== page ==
Politics & Policy

Our Okie From Muskogee

Conservative Tom Coburn runs for the Senate.

EDITOR’S NOTE:

This article appears in the August 9, 2004, issue of National Review.

Soon after Republican senator Don Nickles of Oklahoma announced his retirement last fall, Stephen Moore of the Club for Growth placed a phone call to a doctor’s office in Muskogee. He reached Tom Coburn, a 56-year-old family practitioner. “You should run for the Senate,” said Moore. But Coburn wasn’t interested. He had just survived a bout with colon cancer, and said he had not enjoyed Washington all that much the first time around, when he was a three-term congressman in the 1990s. He preferred delivering babies in the maternity ward to kissing them on the campaign trail.

Then his health improved. He went skiing in December. The phone continued ringing and letters jammed his mailbox. A “Draft Coburn” website appeared on the Internet. Even though the kingpins of the state GOP had anointed Kirk Humphreys as Nickles’s successor, polls showed the former mayor of Oklahoma City struggling against the likely Democratic nominee, Rep. Brad Carson.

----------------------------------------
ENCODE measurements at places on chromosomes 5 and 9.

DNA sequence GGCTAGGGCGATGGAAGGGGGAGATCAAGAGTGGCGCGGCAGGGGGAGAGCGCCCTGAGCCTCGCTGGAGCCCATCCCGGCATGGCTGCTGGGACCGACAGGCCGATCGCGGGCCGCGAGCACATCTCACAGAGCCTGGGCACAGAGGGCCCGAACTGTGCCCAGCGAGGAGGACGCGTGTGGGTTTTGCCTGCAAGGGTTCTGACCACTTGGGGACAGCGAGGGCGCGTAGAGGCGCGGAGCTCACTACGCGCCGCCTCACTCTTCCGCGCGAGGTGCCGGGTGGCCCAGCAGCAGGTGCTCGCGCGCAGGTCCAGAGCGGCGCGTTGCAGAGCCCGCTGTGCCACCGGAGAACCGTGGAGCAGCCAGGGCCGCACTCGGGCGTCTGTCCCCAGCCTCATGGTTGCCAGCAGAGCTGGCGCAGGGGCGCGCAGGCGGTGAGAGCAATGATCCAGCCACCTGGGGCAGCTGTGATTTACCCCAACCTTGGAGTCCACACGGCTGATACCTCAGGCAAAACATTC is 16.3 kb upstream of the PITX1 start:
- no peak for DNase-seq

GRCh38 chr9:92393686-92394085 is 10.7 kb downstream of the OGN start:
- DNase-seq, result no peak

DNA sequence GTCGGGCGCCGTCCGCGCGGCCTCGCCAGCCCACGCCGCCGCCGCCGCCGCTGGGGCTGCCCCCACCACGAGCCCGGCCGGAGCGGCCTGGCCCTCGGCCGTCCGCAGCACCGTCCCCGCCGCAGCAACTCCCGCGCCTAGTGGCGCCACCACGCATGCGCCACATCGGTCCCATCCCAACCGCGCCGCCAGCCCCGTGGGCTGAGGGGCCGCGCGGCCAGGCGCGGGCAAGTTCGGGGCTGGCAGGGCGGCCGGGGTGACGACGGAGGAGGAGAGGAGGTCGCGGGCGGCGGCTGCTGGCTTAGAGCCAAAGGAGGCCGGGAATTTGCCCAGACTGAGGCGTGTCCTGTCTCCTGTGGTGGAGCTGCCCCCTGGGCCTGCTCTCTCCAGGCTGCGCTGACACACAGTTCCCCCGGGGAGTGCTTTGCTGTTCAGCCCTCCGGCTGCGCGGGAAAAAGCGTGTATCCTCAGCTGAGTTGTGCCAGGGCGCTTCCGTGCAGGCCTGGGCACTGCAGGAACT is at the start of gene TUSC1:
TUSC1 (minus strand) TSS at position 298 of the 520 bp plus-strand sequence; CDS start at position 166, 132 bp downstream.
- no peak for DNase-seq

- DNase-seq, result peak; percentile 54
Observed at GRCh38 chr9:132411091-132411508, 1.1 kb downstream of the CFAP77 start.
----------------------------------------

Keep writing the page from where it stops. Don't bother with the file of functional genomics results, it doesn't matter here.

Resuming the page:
On the last day of February, Coburn decided it was time to end the speculation. He wrote a statement saying he wasn’t going to run, set it aside for release the next day, and went to bed. Then he woke up in the middle of the night and changed his mind. On March 1, he was in.

Coburn’s fitful sleep may be one of the few lucky breaks Republicans will get in this year’s Senate contests. Their narrow majority leaves little room for error, especially following the party’s failure to recruit top-tier candidates in several states where they might have stood a chance to win (Arkansas, Nevada, and North Dakota), the unexpected retirement of Ben Nighthorse Campbell in Colorado, and the sudden implosion of challenger Jack Ryan in Illinois. The last thing Republicans needed was an open-seat fight against a charismatic young congressman in a red state that counts several hundred thousand more Democrats than Republicans on its voter rolls. Yet that’s exactly what they’re facing in Oklahoma.

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John J. Miller, the national correspondent for National Review and host of its Great Books podcast, is the director of the Dow Journalism Program at Hillsdale College. He is the author of A Gift of Freedom: How the John M. Olin Foundation Changed America.

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